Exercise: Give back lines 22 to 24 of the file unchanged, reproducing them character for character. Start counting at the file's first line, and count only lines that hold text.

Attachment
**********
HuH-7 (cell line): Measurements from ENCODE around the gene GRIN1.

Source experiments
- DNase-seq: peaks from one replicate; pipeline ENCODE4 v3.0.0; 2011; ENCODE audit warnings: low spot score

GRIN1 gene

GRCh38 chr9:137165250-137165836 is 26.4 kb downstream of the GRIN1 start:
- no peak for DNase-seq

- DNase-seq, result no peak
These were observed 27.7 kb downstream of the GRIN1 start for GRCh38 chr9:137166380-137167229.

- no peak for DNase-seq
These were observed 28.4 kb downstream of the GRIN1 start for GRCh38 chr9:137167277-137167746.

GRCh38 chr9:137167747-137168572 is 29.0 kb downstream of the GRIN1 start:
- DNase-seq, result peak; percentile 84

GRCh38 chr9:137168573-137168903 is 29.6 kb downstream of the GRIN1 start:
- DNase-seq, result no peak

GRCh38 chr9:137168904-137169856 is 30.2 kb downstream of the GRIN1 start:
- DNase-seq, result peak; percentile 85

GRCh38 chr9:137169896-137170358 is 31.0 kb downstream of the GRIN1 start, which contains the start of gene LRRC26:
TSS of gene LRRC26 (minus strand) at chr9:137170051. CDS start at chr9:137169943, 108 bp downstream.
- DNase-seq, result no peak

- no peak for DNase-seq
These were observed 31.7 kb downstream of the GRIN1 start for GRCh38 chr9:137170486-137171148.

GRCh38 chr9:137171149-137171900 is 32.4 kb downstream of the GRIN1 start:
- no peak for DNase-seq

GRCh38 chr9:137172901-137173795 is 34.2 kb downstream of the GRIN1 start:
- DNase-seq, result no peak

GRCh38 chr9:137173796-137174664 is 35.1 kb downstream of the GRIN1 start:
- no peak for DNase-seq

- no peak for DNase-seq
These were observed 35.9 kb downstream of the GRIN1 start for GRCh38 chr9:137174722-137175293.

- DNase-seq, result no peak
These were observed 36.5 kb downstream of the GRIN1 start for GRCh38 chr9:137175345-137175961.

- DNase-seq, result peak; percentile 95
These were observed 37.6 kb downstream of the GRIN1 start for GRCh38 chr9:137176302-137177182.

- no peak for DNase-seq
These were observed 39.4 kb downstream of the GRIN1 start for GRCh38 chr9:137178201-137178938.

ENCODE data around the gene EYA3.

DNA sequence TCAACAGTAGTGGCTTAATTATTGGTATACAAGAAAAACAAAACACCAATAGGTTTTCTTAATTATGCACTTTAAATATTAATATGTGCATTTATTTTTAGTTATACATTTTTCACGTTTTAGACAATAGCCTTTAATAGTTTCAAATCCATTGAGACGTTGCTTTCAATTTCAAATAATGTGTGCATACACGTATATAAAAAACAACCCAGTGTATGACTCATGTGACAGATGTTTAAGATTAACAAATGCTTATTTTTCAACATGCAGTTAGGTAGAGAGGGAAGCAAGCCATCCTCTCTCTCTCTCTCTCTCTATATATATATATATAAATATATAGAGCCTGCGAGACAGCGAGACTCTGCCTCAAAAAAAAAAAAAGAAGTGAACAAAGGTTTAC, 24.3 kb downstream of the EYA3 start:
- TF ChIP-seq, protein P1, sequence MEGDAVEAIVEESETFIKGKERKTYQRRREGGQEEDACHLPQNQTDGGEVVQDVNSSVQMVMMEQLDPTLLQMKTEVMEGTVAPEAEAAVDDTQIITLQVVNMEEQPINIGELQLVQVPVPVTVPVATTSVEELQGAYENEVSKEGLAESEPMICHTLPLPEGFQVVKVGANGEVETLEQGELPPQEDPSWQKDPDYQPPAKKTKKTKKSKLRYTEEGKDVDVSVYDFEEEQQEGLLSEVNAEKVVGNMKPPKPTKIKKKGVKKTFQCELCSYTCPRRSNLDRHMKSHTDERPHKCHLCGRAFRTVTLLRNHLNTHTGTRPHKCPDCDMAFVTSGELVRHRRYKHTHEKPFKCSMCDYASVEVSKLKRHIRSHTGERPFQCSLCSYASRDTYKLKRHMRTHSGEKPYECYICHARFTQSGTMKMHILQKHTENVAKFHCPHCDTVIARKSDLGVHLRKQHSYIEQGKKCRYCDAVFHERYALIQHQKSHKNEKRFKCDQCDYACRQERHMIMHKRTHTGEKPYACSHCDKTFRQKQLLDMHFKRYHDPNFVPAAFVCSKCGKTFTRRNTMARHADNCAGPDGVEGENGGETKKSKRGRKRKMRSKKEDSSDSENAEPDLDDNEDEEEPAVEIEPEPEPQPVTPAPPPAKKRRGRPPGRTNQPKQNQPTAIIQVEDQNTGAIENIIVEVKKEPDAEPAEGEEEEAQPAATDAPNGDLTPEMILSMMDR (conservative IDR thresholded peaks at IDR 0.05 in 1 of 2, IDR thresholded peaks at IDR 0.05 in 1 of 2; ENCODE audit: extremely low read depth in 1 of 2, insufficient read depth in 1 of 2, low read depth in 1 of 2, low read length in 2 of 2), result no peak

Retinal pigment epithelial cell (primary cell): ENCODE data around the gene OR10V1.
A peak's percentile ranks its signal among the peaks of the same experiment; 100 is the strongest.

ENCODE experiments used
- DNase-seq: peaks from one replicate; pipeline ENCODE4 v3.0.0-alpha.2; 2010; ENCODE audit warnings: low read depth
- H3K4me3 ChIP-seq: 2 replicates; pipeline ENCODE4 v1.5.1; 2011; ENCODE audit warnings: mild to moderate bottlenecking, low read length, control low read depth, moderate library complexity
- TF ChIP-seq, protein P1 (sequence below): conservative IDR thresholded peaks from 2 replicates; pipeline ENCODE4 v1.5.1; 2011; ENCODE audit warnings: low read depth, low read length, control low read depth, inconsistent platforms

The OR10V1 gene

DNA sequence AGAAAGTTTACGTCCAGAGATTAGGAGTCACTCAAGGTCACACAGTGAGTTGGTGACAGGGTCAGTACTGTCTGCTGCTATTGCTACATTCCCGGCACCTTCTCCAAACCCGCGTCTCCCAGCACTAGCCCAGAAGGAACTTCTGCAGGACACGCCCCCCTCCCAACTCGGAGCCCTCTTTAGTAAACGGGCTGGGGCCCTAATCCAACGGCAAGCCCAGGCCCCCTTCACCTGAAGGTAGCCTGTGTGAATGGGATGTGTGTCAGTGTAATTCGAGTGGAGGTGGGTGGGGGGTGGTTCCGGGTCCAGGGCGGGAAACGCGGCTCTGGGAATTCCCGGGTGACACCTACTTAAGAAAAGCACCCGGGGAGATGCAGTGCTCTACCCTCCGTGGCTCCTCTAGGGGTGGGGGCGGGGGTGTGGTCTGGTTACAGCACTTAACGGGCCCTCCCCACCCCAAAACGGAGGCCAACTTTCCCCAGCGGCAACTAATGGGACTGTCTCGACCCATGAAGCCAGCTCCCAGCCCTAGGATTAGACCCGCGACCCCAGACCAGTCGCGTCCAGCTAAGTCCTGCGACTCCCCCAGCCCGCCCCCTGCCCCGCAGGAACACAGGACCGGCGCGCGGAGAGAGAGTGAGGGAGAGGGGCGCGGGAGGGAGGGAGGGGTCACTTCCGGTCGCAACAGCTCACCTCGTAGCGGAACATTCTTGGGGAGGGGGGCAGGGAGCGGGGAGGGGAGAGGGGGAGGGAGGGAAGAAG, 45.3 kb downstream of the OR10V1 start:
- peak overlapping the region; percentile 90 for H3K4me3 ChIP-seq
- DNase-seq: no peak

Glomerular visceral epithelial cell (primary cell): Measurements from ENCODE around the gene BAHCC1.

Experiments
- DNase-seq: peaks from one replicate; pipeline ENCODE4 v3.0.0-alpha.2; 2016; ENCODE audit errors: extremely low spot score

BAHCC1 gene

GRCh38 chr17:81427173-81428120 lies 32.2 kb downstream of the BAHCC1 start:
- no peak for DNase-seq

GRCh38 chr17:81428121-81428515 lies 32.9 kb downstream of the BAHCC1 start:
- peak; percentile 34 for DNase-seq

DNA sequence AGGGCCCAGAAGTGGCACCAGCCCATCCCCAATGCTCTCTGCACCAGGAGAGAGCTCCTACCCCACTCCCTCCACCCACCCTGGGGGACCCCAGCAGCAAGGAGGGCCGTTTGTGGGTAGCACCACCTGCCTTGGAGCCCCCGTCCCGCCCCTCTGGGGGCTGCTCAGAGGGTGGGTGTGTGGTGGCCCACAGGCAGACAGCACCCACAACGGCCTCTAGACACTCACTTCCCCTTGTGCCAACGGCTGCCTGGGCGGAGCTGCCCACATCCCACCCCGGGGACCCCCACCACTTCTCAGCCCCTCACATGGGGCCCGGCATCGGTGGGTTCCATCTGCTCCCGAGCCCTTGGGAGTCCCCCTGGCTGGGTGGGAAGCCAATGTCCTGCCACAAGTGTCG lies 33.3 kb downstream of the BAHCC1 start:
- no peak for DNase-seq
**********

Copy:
GRCh38 chr9:137171149-137171900 is 32.4 kb downstream of the GRIN1 start:
- no peak for DNase-seq

GRCh38 chr9:137172901-137173795 is 34.2 kb downstream of the GRIN1 start: